Friday morning was as early a start as the day before. Bryan had to meet Keith, the boat mover, for 9:30 am plus account for possible delays due to commuter traffic and SNOW! You read that right and it was a mess… a snowy, wet, slushy mess. Just as Keith went to load the sailboat the guys realized that the hydraulics on the truck were frozen. The marina loaned them a heat gun which they plugged into a generator and they ended up being able to thaw the equipment. Azura was loaded and they were off.

Azura arrived in Port Dalhousie safe and sound late in the afternoon under sunny skies. The marina owners had Keith unload the sailboat right by the travel lift with a Saturday morning launch in mind. But… that’s another story and a whole other set of surprises and mishaps.

Here are some more photos (click to enlarge)…

snowzura
and she’s off
unloading
waiting for launch

 

 

 

 

 

PS. Bryan and I were so pleased with Drew Marine Transportation that we would not hesitate to recommend them to anyone. Keith went above and beyond.

You Can’t Afford the Cheap Stuff

You can’t afford the cheap stuff” or at least that’s what Bryan has been telling me for as long as I’ve known him. This post solidifies that sometimes less is not more. It was written last weekend while I was attempting to stay warm in the Jeep until Bryan was ready for my help.

 

I’m sitting here at the marina in Beaverton watching as snow and ice are being brushed off of Azura’s tarp or what remains of it. There are holes in the tarp reminiscent of Swiss cheese so Bry and I have come up here to address the problem.

blustery day
a blustery day

When I say that Bryan ignored his own  rule and cheaped out on a tarp I mean that he bought the mid-grade one that came in at just over $100.00 from a local auto supply company. Our son Tobias and he put it on just over a month ago one damp and windy Saturday. Then, last week he went back up to remove the batteries that he forgot last time and saw that the cover was in pretty rough shape. High winds in early November had damaged our cover and several others in the marina. It was a good thing Bryan decided to be fastidious and checked because some water had made its way into the v berth through the hatch that needs restoration.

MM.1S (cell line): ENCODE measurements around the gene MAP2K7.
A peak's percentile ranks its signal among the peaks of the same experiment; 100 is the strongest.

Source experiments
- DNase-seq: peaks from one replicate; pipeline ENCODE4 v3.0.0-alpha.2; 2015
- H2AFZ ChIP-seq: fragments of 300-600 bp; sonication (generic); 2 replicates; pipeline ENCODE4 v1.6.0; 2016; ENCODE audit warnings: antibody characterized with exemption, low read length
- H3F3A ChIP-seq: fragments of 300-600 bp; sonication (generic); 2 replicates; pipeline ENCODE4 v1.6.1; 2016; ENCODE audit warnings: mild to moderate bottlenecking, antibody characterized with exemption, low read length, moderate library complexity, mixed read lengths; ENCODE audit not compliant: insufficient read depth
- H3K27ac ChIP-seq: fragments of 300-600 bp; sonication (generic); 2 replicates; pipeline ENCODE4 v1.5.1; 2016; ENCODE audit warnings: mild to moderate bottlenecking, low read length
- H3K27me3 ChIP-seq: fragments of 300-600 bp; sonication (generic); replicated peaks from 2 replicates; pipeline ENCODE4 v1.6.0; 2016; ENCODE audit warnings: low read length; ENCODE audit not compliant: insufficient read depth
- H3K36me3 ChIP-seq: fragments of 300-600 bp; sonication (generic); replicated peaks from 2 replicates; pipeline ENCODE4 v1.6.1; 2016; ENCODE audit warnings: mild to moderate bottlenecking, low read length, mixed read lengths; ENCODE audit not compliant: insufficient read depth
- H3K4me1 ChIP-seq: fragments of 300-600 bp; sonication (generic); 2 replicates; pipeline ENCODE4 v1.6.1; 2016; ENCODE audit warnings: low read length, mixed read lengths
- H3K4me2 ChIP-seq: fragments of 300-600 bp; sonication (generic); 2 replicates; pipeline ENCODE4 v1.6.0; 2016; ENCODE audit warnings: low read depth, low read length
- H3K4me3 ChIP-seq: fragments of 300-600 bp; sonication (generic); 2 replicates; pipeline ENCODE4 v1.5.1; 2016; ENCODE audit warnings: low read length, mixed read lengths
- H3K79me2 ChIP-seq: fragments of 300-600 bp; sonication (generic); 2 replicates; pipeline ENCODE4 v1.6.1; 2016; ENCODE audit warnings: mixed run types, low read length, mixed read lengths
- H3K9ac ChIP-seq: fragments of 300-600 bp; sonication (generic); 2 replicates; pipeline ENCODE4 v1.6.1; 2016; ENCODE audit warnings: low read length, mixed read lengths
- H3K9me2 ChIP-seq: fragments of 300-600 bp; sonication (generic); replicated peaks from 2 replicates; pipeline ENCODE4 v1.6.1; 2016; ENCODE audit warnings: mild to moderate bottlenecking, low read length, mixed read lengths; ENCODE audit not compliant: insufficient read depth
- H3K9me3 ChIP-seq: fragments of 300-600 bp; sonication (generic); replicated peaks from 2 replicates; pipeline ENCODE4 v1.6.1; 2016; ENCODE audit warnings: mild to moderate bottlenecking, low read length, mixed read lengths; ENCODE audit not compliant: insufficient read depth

Epic tarp fail!

He brought back the damp cushions and then we made plans to come back up today and redo the cover. Bryan picked up a second tarp but this time around he bought a heavier grade one. That said, at 3 am I woke up, like I often do, with a brilliant idea! We should go with something even stronger—the super heavy duty sort designed for covering hay bales. They have great tie downs and they are designed to withstand quite a bit.

As soon as Princess Auto opened this morning we make the exchange with a cost around $230.00. 18′ x 48′ will be plenty big enough. We also grab some more rope before heading North. The drive here and back takes a total of six hours so a full day is pretty much necessary.

stanchion tears
stanchion tears

In a few moments he will be underneath the old tarp detaching the stanchions and safety lines so they don’t abrade the cover and cause holes in yet another tarp. That’s where I come in. This new tarp is very weighty and the winds are gusting right now. There is also a good 5 cm of snow on the ground which is starting to melt.

While I’ve been waiting I decided to walk down to the marina office and grab the other keys for the companionway. The fellow manning the shop tells me that he surveys everything after every heavy snowfall and will call us if he sees anything at all concerning. That certainly adds some peace of mind although we will still pop up to visit Azura from time to time. From what he is saying, the former owner has been quite vigilant about keeping Azura well covered too. It does show.

Well it is time for me to assist Bryan with this behemoth sheet of poly. Off I go!”

More than two hours later we had completed the job. To save time we simply tarped over the damaged tarp being sure that none of the grommets would touch the hull. One of the spots where the tarp had ripped was where the makeshift wood frame was positioned at the top. We didn’t have time or tools to change the construction so I suggested that Bryan take the cockpit cushions, which we are replacing anyway, and use them to pad the ends of the two boards. He climbed in the cockpit under the old tarp and put them in place. Being an industrial grade hay bale tarp meant it was quite heavy for the two of us but we used the wind to our advantage by working with the gusts to get the tarp up and over the sailboat. We now have a much more secure setup that will hopefully hold until Spring.  Next year we may consider a custom made cover or shrink wrapping.

Here are some more photos (click to enlarge)…

hole from frame
hole from the frame
torn tarp edge
better holds
better holds